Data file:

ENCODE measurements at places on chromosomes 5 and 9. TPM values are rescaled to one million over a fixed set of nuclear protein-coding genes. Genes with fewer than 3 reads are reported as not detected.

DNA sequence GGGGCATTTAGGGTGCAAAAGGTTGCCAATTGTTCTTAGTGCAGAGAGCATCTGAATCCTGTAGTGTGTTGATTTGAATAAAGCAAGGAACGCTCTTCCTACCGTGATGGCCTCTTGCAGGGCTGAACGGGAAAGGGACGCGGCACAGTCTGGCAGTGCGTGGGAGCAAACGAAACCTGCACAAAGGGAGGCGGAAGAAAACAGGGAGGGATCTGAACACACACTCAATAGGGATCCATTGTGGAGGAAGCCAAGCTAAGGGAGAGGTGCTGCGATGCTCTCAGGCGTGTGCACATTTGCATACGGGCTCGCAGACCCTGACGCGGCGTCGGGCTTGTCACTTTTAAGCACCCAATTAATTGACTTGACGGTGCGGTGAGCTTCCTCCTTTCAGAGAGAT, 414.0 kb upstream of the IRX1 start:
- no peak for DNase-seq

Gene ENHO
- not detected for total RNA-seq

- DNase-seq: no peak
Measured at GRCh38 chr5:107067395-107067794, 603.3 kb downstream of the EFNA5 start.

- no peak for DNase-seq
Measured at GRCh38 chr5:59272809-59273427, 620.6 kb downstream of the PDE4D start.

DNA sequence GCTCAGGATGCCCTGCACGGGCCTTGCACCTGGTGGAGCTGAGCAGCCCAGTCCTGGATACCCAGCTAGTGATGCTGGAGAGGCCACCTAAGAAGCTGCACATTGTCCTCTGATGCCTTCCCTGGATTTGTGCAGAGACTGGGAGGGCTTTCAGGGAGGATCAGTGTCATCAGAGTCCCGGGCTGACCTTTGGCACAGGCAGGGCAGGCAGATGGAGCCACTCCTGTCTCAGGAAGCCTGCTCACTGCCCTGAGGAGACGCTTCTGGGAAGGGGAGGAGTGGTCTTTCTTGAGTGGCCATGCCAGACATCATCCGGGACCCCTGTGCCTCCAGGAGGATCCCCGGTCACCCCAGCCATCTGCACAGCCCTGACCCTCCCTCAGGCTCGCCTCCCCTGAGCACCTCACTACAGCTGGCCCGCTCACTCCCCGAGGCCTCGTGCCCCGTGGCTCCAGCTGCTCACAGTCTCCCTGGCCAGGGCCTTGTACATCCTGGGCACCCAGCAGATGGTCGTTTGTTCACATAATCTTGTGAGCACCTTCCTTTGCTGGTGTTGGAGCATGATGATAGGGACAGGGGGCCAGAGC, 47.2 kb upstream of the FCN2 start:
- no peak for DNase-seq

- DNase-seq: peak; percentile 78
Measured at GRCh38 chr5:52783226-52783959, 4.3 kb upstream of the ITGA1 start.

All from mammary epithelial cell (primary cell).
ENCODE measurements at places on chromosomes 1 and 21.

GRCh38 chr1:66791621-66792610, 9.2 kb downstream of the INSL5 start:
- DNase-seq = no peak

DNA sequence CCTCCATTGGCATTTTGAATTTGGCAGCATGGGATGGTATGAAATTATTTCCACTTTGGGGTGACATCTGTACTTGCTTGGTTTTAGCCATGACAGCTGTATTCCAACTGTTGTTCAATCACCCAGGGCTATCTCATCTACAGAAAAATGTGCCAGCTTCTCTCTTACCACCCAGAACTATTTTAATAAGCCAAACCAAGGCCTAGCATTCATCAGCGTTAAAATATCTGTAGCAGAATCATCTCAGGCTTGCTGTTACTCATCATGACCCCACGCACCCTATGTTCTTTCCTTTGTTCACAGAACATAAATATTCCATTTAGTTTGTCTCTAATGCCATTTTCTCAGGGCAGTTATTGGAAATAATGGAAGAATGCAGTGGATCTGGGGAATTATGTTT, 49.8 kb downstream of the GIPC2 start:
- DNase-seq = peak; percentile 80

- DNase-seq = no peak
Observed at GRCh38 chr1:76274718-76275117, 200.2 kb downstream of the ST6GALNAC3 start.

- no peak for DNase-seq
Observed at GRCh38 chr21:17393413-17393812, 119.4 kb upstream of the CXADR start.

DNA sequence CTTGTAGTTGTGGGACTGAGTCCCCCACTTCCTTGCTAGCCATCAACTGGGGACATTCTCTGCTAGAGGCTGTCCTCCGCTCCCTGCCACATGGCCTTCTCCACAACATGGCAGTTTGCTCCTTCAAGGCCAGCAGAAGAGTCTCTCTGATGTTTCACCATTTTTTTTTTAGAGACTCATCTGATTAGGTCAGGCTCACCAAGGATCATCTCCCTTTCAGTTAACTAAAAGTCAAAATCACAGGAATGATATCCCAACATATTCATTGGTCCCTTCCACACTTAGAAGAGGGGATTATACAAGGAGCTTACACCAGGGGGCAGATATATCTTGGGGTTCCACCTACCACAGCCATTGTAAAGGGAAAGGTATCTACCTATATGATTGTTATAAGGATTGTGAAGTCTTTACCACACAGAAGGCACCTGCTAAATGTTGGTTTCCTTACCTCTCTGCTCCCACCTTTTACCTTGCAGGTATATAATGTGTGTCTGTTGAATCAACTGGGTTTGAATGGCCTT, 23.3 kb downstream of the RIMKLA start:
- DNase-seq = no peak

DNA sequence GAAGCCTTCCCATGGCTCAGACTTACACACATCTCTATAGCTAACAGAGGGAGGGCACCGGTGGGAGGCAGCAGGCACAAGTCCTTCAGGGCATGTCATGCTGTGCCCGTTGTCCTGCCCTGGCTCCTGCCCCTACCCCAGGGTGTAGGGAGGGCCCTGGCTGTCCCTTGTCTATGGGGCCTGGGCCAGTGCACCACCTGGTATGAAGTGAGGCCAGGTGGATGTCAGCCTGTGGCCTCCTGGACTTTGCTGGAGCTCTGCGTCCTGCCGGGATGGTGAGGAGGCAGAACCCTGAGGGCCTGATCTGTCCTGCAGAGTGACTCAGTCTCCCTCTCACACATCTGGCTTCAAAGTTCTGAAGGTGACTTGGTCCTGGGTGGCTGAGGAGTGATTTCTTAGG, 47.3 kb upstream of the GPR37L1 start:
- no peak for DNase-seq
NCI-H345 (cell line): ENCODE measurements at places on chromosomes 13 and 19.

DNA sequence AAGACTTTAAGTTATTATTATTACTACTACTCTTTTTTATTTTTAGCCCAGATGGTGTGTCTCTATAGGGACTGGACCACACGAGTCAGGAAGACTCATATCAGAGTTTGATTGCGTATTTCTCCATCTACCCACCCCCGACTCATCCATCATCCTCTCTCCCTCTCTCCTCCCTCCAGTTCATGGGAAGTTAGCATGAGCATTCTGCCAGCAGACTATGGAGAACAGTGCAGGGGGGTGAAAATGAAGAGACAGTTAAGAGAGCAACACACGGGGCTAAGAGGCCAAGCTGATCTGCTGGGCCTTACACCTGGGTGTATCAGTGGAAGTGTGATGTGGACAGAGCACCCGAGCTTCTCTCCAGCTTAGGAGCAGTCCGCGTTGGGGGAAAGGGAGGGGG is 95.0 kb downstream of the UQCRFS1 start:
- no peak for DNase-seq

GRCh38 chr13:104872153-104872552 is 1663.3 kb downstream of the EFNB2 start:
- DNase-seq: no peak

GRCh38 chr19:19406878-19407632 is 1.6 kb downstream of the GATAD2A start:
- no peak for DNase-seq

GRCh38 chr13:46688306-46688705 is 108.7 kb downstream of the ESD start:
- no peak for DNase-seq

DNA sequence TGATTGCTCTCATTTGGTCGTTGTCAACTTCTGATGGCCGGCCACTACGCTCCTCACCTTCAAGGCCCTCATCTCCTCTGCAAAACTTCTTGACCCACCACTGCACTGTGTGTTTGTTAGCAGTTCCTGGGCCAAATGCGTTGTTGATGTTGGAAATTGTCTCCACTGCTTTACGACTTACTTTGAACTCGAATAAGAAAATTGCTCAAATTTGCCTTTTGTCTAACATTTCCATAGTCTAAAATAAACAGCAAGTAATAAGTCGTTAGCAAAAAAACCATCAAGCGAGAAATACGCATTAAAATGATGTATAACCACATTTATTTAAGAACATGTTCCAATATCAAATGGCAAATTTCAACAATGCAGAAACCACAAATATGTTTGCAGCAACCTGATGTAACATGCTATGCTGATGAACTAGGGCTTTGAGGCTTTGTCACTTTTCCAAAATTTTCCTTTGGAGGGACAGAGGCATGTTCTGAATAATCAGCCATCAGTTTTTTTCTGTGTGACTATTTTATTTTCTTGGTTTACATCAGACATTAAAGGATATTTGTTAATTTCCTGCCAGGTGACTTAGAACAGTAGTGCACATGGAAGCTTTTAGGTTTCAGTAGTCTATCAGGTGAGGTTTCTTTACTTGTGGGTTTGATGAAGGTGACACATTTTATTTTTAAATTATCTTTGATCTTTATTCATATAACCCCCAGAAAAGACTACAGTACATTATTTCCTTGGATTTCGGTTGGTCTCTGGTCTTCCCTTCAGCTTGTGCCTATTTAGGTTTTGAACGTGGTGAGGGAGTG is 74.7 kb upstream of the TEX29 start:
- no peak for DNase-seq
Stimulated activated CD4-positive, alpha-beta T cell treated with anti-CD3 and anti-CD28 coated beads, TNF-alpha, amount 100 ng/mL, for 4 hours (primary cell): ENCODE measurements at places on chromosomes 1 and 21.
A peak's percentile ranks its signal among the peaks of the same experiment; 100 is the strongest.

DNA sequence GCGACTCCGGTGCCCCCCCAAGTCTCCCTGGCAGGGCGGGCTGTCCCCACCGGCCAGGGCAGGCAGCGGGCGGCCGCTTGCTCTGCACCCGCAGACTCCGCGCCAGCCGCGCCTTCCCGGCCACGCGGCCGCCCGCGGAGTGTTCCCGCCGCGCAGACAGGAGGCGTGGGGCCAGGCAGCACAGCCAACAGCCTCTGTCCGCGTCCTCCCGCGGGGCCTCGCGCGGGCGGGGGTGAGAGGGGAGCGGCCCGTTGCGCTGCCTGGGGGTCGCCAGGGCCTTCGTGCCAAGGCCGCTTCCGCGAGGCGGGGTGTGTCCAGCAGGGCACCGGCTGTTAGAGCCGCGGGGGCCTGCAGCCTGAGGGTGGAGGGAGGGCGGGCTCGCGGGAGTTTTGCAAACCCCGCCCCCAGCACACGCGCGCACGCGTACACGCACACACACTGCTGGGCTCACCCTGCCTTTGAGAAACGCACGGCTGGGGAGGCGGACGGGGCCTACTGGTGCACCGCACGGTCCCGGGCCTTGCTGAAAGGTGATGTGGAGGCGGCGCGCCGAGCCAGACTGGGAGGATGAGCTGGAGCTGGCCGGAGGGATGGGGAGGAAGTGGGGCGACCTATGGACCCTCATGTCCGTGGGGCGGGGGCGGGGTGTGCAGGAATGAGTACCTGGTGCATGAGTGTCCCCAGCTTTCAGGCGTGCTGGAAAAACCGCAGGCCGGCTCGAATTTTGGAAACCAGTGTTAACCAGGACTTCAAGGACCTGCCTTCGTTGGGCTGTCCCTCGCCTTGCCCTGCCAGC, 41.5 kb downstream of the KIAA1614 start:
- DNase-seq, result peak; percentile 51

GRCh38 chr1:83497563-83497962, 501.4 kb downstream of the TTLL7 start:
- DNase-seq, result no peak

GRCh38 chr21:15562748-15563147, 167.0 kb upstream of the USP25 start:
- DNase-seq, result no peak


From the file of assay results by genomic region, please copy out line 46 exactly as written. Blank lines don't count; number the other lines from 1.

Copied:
- DNase-seq, result no peak